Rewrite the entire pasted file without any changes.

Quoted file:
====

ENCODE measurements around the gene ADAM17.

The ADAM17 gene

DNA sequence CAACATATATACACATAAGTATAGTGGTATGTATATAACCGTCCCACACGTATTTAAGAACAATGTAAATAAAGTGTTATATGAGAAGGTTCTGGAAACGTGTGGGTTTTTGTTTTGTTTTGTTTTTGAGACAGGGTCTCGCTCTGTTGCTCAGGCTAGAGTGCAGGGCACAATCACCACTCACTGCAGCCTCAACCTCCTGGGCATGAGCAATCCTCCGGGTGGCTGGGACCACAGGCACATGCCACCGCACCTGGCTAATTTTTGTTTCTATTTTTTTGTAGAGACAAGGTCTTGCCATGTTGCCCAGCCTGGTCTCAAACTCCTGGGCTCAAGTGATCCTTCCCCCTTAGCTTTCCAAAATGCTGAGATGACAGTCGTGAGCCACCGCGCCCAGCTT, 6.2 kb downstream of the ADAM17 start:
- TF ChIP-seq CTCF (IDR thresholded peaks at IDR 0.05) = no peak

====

ENCODE measurements around the gene ADAM17.

The ADAM17 gene

DNA sequence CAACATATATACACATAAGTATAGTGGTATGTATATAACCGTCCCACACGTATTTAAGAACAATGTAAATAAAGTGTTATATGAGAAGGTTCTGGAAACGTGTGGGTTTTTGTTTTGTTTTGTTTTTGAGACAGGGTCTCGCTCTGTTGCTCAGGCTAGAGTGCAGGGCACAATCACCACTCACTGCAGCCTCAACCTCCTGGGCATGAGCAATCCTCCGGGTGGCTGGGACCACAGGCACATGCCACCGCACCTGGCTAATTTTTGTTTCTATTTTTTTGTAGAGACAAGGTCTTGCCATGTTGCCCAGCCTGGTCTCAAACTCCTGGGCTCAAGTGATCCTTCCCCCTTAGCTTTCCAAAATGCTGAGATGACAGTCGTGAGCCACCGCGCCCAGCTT, 6.2 kb downstream of the ADAM17 start:
- TF ChIP-seq CTCF (IDR thresholded peaks at IDR 0.05) = no peak